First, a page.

Sunday, March 28, 2010

Mad #11: "Flesh Garden!"

Download MAD #11

In the company of Dale Arden, Flash Gordon embarked for the planet Mongo in 1934. That was in the Sunday funnies in a page drawn by Alex Raymond and written anonymously by former pulp-fiction editor Don Moore. This space opera became one of King Features Syndicate's most popular features, and Raymond's illustrative art was to have a strong influence on many of the young artists who began drawing for comic books in the late 1930s and the early 1940s—Tom Hickey, Sheldon Moldoff, Jack Lehti, George Papp, Mac Raboy, Dan Barry, etc.

Flash Gordon entered comic books early in 1936 by way of reprints in King Comics. His battles with the merciless Ming, a sort of galactic Fu Manchu, unfolded in the magazine from the first issue.

In the early 1940s Dell began issuing now and then Flash Gordon reprint titles. Later in the decade came an occasional comic-book offering Flash adventures "especially written and drawn for this magazine." The artist was Paul Norris, who also began drawing the Jungle Jim newspaper page in 1948.

Harvey Publications tried reprinting the Raymond material in 1950 and 1951, giving up after a few issues. King Features experimented with publishing comic books in the late 1960s. These used original material, and the Flash Gordon book made use of such artists as Al Williamson, a devoted Raymond disciple, Gil Kane, and Reed Crandall. When King quit, Charlton took over and finally Gold Key. The final Flash Gordon comic book was printed in 1982. He reappeared briefly in 1987 as part of a team that included Mandrake and the Phantom in the TV-inspired Defenders of the Earth.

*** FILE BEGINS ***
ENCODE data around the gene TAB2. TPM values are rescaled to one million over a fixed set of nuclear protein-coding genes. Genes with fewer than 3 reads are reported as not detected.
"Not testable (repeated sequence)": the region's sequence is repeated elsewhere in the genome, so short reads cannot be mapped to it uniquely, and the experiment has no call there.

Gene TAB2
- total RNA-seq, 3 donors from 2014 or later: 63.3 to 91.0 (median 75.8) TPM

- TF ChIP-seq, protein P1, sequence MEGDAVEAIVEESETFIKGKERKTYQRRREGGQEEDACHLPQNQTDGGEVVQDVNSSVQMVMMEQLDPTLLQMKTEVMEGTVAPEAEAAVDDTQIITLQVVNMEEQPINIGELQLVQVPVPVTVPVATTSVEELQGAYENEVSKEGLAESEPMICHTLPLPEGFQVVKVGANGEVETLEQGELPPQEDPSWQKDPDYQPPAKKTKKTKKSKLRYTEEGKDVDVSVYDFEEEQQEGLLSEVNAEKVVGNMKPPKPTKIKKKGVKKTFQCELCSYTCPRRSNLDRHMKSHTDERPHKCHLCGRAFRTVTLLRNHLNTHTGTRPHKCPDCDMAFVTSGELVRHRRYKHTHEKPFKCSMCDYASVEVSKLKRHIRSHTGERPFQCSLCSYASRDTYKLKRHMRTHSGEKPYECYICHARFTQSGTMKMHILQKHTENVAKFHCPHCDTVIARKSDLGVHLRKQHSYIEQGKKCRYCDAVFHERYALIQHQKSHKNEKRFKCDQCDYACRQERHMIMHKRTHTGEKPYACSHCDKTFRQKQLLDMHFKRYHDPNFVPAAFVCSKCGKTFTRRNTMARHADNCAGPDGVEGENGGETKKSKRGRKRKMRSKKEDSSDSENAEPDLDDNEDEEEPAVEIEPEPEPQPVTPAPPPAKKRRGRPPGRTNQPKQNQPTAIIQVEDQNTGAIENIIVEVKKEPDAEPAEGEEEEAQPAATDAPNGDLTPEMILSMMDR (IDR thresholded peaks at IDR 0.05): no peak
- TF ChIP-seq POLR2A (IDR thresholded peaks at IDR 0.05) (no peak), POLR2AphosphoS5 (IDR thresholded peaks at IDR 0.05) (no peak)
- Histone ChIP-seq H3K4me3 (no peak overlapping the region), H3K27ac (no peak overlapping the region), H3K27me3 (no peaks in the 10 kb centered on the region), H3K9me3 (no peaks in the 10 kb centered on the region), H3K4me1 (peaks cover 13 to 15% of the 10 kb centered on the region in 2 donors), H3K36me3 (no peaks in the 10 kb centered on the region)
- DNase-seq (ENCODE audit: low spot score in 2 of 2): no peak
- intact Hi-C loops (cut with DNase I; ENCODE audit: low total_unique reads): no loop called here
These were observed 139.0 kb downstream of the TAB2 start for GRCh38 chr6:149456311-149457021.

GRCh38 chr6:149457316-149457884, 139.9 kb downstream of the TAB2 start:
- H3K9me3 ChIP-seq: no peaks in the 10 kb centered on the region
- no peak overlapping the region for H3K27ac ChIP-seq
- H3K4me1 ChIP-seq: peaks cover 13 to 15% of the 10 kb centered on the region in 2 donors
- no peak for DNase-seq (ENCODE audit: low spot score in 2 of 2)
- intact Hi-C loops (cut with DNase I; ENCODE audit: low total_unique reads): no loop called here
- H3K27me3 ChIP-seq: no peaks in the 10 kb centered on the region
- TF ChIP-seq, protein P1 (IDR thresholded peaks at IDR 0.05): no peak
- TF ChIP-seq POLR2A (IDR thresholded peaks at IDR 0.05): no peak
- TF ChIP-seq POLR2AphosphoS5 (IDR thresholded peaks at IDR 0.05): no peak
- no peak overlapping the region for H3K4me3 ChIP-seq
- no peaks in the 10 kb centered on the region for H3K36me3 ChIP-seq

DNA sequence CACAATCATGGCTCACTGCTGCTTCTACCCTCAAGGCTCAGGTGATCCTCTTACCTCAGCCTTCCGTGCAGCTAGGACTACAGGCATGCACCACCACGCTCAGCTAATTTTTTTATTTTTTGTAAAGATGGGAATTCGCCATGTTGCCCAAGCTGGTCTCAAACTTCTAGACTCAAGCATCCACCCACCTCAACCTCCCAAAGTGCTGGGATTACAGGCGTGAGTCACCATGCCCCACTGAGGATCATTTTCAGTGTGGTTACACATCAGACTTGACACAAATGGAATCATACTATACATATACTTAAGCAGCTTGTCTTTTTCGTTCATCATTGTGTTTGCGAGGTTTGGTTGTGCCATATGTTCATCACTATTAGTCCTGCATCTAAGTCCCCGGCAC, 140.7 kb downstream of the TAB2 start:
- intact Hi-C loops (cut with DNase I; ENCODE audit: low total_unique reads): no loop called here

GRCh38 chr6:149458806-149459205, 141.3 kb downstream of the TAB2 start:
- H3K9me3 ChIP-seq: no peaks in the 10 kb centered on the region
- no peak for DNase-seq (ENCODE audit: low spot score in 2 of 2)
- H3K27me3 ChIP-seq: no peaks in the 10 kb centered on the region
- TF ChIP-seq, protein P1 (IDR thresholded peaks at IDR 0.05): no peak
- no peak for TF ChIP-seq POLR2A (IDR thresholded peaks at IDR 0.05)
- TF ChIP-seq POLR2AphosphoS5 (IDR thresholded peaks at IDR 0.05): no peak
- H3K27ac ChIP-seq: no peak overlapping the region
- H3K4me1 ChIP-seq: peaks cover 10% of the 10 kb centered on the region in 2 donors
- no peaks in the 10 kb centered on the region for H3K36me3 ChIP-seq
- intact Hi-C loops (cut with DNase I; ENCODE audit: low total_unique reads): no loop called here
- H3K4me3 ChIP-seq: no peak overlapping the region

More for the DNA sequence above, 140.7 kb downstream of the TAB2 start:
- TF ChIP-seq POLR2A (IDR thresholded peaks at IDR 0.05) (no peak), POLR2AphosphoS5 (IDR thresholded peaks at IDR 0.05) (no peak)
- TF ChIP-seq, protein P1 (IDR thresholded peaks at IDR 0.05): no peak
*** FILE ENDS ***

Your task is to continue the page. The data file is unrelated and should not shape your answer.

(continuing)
Harvey Kurtzman and Wally Wood spoof Flash Gordon below.


Cover art: Basil Wolverton
Script: Harvey Kurtzman
Pencils: Wally Wood
Inks: Wally Wood
Colors: Marie Severin

  • in Mad Reader, The (Ballantine Books, 1954 series) #93
  • in Mad About the Fifties (Little, Brown & Co., 1997 series) #[nn]
  • Tales Calculated to Drive You Mad (EC, 1997 series) #4

Below is Frank Brunner's curious spoof from Unknown World of Science Fiction #1:

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